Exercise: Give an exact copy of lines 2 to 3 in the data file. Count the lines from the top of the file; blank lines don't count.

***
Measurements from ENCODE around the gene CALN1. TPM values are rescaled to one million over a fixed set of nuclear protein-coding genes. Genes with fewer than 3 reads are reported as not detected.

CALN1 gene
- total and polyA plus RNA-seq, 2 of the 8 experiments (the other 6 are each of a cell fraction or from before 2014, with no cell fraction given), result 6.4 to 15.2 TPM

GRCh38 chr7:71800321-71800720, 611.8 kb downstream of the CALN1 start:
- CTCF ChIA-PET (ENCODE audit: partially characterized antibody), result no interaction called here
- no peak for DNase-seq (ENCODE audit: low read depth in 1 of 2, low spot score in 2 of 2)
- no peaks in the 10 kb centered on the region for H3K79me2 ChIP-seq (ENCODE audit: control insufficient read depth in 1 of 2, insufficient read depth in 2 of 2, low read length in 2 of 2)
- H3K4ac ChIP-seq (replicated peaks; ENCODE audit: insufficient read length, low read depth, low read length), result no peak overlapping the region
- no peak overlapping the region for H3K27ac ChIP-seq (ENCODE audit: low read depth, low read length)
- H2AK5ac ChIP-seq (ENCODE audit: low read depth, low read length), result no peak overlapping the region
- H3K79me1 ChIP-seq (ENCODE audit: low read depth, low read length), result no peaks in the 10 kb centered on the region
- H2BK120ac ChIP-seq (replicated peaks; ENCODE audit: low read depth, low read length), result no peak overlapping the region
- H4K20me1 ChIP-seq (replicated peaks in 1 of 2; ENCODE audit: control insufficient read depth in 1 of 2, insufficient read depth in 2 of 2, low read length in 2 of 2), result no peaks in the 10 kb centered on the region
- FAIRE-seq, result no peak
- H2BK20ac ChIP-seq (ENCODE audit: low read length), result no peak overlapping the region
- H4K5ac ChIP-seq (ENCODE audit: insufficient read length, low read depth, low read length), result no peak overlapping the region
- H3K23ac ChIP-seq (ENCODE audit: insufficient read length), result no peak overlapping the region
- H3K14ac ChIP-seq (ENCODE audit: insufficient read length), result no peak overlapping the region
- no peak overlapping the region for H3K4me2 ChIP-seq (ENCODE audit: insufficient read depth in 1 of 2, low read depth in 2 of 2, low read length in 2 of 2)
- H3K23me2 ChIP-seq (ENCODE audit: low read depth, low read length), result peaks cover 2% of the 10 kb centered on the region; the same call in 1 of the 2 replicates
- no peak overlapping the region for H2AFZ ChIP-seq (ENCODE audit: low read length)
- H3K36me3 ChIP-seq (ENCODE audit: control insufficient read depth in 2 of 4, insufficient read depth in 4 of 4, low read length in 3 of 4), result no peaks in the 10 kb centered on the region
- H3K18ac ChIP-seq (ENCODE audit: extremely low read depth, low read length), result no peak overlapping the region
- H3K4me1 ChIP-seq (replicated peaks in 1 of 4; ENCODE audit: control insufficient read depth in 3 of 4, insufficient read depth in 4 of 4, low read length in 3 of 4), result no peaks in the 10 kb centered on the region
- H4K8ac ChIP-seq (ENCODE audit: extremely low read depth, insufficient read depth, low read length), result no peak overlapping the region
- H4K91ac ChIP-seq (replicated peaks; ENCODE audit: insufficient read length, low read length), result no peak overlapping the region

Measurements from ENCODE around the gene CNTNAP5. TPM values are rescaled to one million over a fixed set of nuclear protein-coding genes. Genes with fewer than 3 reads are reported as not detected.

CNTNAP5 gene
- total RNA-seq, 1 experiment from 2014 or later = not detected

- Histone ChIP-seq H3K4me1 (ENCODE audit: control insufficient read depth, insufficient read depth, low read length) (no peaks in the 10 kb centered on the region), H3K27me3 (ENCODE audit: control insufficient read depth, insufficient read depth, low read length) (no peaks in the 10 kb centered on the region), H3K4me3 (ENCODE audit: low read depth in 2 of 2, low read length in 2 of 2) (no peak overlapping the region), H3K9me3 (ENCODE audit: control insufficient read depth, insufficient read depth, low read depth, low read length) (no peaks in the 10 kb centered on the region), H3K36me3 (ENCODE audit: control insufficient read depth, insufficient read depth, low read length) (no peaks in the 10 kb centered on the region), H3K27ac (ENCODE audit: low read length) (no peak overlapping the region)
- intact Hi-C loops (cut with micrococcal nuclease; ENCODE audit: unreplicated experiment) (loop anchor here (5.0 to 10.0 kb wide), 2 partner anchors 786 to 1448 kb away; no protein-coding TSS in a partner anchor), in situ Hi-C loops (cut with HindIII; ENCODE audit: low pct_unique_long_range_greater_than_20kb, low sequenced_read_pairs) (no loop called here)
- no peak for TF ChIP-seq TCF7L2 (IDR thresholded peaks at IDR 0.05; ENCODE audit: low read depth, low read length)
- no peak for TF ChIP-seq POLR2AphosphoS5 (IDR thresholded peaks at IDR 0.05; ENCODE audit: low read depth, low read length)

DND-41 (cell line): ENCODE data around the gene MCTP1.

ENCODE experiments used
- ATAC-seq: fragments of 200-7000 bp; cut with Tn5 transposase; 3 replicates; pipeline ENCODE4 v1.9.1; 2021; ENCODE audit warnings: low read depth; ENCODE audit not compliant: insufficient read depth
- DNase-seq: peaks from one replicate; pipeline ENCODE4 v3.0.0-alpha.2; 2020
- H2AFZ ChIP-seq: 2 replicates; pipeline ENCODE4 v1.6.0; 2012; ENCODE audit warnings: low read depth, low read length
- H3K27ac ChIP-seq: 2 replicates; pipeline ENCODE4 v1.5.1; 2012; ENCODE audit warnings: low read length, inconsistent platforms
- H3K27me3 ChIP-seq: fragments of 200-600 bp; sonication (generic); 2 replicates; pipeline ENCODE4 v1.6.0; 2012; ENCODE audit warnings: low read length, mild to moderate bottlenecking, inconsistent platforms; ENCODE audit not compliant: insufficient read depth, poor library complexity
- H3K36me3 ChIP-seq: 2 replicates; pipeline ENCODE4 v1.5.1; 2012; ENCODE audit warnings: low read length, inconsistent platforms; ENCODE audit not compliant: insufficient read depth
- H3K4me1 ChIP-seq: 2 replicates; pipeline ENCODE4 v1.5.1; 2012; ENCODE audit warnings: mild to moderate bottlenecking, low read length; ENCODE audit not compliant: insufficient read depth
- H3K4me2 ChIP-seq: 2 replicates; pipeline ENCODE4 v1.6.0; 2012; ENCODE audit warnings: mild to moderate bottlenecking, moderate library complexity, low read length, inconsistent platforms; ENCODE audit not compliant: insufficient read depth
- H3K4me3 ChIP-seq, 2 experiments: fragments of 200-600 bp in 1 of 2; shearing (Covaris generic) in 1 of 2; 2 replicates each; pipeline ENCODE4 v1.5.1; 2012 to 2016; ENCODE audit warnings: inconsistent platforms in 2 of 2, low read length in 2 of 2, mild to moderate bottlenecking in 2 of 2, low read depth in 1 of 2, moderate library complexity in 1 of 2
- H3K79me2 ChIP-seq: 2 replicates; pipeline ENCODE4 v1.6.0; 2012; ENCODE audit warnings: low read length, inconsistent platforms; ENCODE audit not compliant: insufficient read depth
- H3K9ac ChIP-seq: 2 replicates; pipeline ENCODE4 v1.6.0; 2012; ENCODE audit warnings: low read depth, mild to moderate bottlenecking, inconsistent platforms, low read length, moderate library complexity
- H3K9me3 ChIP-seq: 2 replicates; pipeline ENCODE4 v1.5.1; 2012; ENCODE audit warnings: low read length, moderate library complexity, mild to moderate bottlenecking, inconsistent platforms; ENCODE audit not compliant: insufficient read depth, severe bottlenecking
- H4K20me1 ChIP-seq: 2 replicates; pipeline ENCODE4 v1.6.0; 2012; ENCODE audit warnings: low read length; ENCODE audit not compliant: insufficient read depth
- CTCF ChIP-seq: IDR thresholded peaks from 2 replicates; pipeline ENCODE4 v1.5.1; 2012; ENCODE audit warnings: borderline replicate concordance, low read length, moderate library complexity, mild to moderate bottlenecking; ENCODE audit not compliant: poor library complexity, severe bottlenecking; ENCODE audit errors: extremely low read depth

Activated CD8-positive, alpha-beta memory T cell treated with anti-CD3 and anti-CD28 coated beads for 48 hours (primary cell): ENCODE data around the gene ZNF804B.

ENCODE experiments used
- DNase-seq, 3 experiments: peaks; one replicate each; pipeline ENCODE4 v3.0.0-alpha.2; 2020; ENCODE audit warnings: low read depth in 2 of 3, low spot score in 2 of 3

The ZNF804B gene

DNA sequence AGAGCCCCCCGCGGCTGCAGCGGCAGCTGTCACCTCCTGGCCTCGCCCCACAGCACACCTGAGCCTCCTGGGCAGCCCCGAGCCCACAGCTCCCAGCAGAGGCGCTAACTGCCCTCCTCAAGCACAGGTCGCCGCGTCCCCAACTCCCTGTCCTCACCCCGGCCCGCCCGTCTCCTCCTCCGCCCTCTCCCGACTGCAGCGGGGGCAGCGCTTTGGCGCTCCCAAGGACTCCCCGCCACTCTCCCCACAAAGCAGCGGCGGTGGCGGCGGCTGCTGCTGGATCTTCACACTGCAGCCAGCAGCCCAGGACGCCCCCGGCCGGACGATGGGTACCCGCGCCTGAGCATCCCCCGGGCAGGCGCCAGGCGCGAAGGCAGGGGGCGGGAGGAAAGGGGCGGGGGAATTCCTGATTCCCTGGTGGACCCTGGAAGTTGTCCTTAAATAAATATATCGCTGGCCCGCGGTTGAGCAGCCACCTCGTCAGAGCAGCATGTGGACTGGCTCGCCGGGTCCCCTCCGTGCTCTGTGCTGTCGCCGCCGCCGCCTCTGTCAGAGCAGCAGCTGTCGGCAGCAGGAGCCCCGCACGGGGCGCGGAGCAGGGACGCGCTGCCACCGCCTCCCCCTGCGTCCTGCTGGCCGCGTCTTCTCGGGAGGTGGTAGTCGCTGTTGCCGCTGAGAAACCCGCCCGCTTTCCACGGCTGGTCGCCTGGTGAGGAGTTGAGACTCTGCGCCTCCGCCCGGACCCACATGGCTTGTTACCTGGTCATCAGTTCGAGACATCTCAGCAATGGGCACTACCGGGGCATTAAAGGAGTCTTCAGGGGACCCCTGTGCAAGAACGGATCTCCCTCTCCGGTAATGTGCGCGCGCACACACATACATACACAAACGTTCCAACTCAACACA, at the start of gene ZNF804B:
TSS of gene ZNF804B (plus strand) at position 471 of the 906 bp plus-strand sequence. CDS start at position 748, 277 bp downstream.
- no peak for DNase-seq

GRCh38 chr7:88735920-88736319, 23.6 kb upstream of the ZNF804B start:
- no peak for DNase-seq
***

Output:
CALN1 gene
- total and polyA plus RNA-seq, 2 of the 8 experiments (the other 6 are each of a cell fraction or from before 2014, with no cell fraction given), result 6.4 to 15.2 TPM